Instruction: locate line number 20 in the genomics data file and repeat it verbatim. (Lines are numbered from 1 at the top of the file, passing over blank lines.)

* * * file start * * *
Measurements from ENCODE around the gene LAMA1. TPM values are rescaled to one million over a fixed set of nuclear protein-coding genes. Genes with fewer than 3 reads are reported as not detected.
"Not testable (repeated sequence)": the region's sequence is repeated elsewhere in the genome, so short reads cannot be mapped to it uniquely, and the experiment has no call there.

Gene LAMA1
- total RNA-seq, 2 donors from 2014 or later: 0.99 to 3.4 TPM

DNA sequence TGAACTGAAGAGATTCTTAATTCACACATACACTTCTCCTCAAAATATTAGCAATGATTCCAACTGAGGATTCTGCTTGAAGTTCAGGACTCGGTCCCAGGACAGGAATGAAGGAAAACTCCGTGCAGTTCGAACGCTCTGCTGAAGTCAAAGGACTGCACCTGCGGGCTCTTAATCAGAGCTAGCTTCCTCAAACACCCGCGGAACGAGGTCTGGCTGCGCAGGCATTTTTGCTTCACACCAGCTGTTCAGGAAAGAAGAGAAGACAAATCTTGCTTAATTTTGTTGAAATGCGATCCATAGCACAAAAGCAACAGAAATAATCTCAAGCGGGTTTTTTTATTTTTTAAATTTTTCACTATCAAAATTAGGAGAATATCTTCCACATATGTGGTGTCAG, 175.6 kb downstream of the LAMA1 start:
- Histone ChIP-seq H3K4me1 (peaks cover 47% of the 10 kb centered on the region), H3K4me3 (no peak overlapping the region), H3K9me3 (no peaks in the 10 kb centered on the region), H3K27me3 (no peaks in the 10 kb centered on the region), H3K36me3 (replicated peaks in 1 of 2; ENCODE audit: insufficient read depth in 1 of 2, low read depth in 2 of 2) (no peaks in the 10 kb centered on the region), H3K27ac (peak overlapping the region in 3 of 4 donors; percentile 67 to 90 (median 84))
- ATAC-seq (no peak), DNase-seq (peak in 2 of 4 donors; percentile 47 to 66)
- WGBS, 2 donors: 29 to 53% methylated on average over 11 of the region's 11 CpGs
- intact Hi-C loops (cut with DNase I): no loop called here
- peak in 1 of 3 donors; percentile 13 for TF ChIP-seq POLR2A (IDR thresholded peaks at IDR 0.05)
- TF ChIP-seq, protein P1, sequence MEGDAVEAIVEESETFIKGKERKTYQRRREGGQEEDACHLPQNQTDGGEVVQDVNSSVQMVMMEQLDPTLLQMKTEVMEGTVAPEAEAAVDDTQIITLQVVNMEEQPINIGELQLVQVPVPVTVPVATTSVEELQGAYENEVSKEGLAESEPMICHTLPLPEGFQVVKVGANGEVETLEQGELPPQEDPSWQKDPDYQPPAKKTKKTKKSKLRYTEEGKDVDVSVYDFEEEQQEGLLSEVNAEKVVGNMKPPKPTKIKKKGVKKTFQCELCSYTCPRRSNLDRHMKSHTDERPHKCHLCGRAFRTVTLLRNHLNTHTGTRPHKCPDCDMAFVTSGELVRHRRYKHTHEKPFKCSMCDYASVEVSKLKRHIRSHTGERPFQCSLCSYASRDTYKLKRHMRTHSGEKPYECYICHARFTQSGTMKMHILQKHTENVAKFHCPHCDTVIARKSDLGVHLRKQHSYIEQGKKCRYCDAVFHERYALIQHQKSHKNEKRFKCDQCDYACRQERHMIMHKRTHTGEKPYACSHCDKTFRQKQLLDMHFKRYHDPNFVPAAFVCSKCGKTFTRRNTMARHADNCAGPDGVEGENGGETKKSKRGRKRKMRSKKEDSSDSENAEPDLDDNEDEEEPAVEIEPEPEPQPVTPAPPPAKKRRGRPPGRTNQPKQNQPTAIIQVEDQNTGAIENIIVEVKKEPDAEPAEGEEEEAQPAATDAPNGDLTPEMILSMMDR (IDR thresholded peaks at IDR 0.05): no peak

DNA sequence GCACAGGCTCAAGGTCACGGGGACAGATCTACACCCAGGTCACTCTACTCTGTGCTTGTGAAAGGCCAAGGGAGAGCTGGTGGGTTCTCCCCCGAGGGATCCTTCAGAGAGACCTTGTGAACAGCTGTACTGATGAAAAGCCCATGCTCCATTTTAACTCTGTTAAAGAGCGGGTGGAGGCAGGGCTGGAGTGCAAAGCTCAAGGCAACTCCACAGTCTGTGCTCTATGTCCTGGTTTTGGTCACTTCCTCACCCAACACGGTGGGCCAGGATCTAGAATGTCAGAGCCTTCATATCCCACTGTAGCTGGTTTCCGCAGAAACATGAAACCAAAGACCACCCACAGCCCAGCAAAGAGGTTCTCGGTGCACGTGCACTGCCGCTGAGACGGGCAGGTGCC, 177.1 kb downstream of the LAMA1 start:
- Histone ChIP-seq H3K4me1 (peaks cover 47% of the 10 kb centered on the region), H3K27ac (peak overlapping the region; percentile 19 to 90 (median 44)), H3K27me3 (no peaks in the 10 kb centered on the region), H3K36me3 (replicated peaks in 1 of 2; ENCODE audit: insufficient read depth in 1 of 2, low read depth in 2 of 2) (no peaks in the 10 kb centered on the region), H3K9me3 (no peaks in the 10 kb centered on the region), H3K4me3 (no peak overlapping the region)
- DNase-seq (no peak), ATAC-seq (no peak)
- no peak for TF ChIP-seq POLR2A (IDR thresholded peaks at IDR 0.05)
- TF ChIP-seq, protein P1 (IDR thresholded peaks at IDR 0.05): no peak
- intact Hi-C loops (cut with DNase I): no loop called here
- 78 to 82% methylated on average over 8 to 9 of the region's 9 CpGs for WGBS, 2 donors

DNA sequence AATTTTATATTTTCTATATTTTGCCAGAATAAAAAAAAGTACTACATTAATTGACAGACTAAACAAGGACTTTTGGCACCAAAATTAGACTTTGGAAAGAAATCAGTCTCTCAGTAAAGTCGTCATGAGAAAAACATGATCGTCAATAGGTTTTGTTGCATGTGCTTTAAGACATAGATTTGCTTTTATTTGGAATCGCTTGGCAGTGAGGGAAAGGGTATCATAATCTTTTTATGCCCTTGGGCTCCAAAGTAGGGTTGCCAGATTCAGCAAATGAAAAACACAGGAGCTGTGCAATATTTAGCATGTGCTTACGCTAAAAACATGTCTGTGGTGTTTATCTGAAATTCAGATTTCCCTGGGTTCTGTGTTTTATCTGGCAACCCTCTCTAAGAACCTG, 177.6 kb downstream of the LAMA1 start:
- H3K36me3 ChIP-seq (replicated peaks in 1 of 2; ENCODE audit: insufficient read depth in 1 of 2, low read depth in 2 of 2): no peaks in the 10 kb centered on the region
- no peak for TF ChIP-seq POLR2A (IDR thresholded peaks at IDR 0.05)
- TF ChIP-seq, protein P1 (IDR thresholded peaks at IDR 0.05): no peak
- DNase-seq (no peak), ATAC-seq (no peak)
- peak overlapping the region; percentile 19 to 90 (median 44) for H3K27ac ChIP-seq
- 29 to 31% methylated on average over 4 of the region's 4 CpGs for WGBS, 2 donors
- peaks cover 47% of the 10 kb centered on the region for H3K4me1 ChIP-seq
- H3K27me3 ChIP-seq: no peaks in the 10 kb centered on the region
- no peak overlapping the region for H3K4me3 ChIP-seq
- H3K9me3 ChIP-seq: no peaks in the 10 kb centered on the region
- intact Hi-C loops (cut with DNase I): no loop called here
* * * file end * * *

- H3K36me3 ChIP-seq (replicated peaks in 1 of 2; ENCODE audit: insufficient read depth in 1 of 2, low read depth in 2 of 2): no peaks in the 10 kb centered on the region